After two weeks of high-stakes talks in Paris, 195 countries on Saturday adopted a historic deal to curb (and eventually cut) fossil fuel emissions around the world.
The final draft from the “Paris agreement” calls for a unified effort from all participating nations to limit the world’s temperature increase to a maximum 2 degrees Celsius, although a more ambitious long-term goal of 1.5 degrees Celsius is also in place.
According to The New York Times, under this deal countries will have individual plans to reduce emissions, while also working within a schedule to jointly update emissions standards in 2020 and every five years after.
Although some aspects of the climate deal are voluntary, others are legally binding. A report from The Verge also noted that the final draft of the agreement made provisions for wealthier nations to financially support efforts made by smaller countries to curb emissions and reduce fossil fuel pollution.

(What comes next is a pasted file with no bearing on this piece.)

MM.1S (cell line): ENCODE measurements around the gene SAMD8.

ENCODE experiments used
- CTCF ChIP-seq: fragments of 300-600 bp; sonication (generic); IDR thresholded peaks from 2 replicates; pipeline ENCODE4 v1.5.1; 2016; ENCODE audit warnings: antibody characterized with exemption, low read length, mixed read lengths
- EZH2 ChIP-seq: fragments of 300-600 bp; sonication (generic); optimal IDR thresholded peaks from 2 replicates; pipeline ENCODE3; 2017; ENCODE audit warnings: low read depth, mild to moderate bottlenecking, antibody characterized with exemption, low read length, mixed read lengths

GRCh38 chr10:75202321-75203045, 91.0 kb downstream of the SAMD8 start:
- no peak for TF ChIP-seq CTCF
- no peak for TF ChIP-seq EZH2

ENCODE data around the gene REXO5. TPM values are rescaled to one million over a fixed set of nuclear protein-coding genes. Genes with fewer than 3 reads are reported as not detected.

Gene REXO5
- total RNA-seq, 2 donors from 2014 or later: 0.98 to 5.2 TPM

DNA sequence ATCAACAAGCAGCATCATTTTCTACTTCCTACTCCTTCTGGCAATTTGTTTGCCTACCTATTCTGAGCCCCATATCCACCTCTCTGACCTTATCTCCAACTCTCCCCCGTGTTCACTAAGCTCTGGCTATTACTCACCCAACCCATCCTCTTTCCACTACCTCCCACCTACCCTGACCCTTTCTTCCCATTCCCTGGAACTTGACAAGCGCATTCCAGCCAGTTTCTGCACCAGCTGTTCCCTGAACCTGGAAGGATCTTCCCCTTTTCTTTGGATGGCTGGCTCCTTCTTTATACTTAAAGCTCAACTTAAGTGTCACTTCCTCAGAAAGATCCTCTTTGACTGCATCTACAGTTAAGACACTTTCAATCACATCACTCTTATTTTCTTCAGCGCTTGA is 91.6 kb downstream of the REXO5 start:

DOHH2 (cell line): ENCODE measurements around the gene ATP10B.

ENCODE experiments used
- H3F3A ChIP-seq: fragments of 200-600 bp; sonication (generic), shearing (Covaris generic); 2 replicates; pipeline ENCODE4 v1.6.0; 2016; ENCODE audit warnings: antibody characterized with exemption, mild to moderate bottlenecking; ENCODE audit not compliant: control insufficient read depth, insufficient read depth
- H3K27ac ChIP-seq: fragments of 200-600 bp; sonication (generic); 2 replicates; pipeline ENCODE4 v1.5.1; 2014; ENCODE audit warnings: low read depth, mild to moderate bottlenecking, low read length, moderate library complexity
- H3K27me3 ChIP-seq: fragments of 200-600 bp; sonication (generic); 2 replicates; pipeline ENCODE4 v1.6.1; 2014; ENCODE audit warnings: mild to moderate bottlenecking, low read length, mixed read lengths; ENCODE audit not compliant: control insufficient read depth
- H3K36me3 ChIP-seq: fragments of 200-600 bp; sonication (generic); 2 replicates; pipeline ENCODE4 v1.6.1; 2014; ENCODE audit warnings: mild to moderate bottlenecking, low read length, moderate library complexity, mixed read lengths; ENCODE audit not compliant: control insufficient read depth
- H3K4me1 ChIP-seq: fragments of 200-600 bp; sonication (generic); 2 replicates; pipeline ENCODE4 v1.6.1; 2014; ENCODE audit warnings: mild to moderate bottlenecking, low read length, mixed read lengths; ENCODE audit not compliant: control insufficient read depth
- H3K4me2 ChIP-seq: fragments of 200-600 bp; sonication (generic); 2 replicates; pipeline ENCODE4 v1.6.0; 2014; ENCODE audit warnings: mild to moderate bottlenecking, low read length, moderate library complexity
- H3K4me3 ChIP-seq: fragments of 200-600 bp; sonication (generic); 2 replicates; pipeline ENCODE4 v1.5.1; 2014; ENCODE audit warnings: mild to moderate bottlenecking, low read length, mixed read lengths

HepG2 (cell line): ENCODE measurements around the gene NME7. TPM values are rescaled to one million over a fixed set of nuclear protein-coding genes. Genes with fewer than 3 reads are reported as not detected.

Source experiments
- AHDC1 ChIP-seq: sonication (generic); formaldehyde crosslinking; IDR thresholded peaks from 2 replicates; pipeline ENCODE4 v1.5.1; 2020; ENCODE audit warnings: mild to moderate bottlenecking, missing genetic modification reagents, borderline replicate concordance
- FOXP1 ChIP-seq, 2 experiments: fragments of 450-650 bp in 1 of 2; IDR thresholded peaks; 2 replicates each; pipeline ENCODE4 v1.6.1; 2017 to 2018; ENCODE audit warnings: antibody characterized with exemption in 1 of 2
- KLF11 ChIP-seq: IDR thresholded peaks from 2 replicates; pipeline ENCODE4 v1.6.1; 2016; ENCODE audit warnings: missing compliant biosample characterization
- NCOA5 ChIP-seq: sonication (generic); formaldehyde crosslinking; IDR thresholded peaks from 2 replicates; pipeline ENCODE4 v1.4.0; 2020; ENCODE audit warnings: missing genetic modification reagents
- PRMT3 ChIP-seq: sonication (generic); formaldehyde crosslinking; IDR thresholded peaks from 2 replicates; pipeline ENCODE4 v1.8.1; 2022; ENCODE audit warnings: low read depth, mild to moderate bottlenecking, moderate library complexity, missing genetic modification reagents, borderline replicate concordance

Speaking from Washington, President Barack Obama said the climate agreement offers “the best chance to save the one planet we have,” while Secretary of State John Kerry added that the pact “will prevent the worst most damaging consequences of climate change from ever happening.”
Many environmental advocates and scientists, however, worry that that most countries don’t fully understand the significant changes (or costs) involved in committing to the accord.
Thousands of protesters lined the streets and surrounded historical landmarks in Paris voicing their concern that the climate accord was still too weak to save the planet.
Still, the deal is significant both in being the first of its kind and in uniting countries around the globe in a unified effort to fight the effects of climate change.
What do you think about the result of the “Paris agreement?” Are the agreed-upon resolutions too much or not enough? Comment below or tweet me @MNetAbbey.
All photos courtesy of The Associated Press.